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Thursday, February 2, 2012


Obama ‘taking Iran’s side’ on damages from ’83 bombing that killed 241 Marines

Special to

WASHINGTON — President Barack Hussein Obama, in a bid to reconcile with the

Teheran regime, has blocked legislation that would hold Iran accountable for

the Hizbullah bombing that killed 241 U.S. Marines in 1983.

(Alan Note: just as he has also blocked the Canadian Keystone Pipeline to force our HAVING TO buy oil from his Middle East Islamic buddies).

A survivors group has asserted that the administration is pressuring

Democrats in Congress not to support a bill that would enforce massive

judgements against Iran by the families of the Marines. In 2007, a U.S.

federal district court judge found Iran liable for the Beirut bombing and

ordered Teheran to pay $2.65 billion in damages.

A U.S. Marine searches the rubble on Oct. 31, 1983, after an Oct. 23 attack on the headquarters of the U.S. troops of the multinational force in Beirut, Lebanon. In twin attacks on U.S. and French military installations, suicide bombers driving trucks killed 299 French and Americans, including 241 U.S. service members.

“This administration talks a lot about sanctions, but we know Iran is watching this case closely and, astonishingly, Obama’s people are taking Iran’s side,” Lynn Smith Derbyshire, a lobbyist for the legislation, said.

Ms. Derbyshire, whose brother Marine Capt. Vincent Smith was killed in the 1983 bombing, said survivors and their families were urging Congress to support amendments to the Iran Sanctions Bill, scheduled for mark-up in the Senate Banking Committee on Feb. 2.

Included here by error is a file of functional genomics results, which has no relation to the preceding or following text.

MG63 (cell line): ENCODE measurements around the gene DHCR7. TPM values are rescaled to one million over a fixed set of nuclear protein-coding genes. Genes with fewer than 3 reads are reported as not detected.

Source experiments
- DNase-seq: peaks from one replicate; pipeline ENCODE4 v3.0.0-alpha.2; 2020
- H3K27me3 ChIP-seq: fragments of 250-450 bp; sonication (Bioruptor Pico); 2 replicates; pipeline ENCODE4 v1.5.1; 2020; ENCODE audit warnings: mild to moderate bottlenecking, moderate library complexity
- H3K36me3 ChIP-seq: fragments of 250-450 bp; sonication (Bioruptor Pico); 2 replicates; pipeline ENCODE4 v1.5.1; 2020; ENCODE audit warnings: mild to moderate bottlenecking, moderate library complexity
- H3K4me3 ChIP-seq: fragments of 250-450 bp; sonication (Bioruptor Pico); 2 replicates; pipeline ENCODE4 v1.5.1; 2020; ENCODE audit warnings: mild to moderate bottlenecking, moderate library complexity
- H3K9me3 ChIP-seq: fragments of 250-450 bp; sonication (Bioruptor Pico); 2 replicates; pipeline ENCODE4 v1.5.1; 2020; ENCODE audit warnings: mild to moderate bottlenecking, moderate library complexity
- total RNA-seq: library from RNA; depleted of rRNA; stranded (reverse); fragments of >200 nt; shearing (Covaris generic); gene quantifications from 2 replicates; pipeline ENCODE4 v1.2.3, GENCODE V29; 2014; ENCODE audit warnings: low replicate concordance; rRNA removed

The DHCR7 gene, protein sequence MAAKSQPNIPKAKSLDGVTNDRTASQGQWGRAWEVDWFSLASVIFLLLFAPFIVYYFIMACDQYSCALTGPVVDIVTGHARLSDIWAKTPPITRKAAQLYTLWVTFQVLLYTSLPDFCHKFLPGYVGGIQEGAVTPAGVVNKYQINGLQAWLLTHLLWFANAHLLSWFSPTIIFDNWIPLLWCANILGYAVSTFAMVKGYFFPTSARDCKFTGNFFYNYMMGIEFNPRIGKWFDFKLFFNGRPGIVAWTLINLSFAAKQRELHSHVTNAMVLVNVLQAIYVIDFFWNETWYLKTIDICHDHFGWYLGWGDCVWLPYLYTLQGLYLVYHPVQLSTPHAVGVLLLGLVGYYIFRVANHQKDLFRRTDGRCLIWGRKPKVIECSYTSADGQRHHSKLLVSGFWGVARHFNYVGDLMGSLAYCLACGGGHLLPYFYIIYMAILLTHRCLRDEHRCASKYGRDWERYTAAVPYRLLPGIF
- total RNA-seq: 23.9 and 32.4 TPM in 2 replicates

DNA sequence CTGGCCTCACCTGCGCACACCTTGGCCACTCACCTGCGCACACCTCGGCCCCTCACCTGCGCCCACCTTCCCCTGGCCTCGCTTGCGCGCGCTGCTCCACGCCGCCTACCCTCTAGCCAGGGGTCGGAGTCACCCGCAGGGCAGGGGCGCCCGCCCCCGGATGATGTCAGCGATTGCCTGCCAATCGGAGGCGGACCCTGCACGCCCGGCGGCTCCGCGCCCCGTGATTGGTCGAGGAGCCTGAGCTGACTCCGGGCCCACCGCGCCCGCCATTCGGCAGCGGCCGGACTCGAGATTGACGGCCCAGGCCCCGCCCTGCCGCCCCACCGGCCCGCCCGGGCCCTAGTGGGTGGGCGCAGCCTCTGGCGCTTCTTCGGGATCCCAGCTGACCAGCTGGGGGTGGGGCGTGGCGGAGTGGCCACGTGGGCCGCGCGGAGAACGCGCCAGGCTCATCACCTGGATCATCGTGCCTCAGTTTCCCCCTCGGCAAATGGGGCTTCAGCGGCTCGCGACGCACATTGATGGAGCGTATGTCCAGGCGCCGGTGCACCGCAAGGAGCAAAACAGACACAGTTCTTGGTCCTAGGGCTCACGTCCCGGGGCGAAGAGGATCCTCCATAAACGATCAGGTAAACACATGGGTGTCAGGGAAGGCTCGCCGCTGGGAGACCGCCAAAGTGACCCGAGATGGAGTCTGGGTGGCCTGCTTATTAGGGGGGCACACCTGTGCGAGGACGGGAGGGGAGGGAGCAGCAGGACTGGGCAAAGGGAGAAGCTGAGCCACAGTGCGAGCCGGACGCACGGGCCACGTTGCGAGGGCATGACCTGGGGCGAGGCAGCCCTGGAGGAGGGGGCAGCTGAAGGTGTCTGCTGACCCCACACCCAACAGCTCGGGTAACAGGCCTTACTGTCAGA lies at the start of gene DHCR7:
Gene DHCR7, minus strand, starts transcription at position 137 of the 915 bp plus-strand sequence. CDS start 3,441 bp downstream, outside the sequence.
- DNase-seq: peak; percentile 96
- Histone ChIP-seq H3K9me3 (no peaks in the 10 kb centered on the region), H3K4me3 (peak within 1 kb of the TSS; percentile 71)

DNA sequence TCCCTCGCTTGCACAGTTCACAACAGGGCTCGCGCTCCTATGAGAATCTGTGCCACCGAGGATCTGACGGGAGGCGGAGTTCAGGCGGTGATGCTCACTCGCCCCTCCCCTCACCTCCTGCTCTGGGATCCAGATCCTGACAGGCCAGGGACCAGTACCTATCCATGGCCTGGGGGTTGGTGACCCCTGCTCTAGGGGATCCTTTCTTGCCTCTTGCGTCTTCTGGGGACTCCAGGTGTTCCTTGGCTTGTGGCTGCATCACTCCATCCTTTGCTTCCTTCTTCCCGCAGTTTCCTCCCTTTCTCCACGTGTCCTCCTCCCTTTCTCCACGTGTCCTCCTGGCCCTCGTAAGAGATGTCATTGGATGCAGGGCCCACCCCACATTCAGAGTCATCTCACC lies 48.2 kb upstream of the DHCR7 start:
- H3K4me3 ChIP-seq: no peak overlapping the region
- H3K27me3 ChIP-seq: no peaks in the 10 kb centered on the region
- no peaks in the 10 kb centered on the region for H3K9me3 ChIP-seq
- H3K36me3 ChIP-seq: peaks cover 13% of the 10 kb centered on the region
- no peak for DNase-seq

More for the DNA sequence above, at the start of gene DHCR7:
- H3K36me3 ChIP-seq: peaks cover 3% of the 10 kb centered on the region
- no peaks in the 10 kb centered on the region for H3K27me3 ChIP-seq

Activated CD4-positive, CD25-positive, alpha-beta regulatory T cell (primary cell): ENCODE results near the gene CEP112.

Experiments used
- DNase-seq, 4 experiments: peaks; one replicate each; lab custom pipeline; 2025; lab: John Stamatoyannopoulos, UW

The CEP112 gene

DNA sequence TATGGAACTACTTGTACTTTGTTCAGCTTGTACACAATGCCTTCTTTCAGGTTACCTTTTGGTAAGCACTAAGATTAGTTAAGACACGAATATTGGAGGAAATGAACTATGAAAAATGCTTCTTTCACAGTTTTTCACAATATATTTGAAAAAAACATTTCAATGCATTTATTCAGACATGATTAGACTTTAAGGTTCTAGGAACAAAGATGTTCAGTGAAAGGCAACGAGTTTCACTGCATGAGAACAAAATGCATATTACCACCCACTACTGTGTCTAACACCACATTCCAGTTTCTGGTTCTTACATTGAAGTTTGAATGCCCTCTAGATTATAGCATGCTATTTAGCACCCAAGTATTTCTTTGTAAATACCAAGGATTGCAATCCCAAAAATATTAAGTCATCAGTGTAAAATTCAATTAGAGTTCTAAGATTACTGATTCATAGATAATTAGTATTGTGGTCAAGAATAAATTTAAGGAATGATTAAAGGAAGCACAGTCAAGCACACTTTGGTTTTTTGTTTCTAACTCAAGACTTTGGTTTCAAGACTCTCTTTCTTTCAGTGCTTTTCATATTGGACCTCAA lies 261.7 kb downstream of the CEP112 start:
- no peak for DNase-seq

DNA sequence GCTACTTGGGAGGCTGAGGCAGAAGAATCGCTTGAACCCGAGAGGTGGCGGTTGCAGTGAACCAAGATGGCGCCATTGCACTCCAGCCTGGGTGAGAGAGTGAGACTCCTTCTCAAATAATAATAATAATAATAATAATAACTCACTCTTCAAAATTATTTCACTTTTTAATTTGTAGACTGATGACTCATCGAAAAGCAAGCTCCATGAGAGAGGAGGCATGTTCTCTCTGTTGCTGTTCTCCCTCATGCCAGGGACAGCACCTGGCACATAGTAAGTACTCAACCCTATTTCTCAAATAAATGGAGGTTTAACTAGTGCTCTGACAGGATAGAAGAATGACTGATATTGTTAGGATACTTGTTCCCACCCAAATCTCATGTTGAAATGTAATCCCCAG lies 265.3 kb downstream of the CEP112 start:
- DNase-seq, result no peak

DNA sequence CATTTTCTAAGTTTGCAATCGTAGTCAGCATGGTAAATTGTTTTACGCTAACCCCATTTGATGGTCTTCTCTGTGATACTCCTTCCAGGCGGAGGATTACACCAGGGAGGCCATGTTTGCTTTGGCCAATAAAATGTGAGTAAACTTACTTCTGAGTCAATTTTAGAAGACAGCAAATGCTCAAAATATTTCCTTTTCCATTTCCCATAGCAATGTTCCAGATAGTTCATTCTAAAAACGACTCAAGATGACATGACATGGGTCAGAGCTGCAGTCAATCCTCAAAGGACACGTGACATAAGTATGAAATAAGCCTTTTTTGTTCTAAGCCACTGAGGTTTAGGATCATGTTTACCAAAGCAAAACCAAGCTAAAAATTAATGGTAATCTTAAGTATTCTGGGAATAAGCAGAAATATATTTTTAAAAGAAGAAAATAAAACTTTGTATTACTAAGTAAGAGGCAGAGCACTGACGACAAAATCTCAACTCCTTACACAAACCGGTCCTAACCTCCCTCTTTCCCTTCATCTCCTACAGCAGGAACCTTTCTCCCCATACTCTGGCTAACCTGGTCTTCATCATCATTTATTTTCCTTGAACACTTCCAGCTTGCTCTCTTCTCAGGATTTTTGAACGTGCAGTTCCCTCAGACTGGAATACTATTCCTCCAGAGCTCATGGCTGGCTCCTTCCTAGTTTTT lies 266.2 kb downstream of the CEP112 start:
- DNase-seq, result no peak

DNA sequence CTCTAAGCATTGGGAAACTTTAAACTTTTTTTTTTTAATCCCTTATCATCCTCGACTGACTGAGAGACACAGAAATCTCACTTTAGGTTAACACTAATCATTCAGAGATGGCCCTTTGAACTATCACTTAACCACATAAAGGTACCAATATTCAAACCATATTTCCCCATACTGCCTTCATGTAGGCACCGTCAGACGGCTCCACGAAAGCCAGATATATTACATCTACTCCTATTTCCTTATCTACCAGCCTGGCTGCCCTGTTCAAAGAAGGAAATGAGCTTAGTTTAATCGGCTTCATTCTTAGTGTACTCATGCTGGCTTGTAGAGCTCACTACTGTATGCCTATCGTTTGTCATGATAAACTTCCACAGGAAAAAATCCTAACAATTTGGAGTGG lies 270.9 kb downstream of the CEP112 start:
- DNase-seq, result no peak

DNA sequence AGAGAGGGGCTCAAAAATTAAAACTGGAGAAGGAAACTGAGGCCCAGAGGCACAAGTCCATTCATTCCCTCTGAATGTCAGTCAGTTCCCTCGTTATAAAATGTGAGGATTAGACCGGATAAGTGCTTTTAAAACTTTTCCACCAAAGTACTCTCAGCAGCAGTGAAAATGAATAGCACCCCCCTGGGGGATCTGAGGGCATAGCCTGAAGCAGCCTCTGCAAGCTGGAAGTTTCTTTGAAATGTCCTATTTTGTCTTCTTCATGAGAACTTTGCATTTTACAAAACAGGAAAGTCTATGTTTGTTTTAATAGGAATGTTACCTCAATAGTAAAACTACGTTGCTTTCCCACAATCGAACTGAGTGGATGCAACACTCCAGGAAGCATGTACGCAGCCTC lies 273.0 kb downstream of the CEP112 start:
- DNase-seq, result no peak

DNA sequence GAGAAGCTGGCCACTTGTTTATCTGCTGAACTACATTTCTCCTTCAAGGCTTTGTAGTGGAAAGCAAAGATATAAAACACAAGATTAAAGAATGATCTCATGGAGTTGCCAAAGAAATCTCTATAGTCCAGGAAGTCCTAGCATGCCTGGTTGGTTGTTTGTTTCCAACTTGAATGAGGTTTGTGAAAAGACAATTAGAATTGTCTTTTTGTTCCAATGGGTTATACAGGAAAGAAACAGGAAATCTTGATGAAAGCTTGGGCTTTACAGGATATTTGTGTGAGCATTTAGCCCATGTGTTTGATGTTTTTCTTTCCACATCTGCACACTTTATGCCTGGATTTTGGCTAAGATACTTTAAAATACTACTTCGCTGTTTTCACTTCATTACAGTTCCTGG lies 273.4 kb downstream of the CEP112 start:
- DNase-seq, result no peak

But they said committee members were being pressed by the White House not to vote for amendments that would hold Teheran responsible for the 1983 attack and transfer the $2.65 billion awarded in 2007. The Iran Sanctions Bill would enable U.S. sanctions on foreign companies that purchase or ship oil through the Iranian government or sell telecommunications equipment to Teheran.

“We have petitioned Congress to prevent the government of the Islamic republic of Iran from avoiding its obligations to pay judgments awarded to past and future victims and survivors of Iranian terrorism,” Ms. Derbyshire said on Jan. 30. “We’ve spoken with many sympathetic members of Congress but they won’t act while this administration is blocking what we and the American people know is right.”

Over the last decade, the families of Iranian-sponsored attacks have won

billions of dollars in suits against the Tehran regime.

But the federal government, particularly the State Department, has blocked access to Iranian assets or funds in the United States.

Ms. Derbyshire said she represents more than 1,000 families across the

United States in the campaign to target Teheran and its finances. The group

has also lobbied Congress to strengthen the U.S. law that bans Iran from

laundering money in the United States to finance Hizbullah and other

insurgency proxies.

“We can show that international banks have moved billions of dollars of

funds from Bank Markazi, Iran’s central bank, through banks in the U.S.,”

Ms. Derbyshire said. “So far that money has been untouchable. We believe

that is wrong. We are confident that most Americans would agree. Yet, the

Obama administration is thwarting our efforts.”

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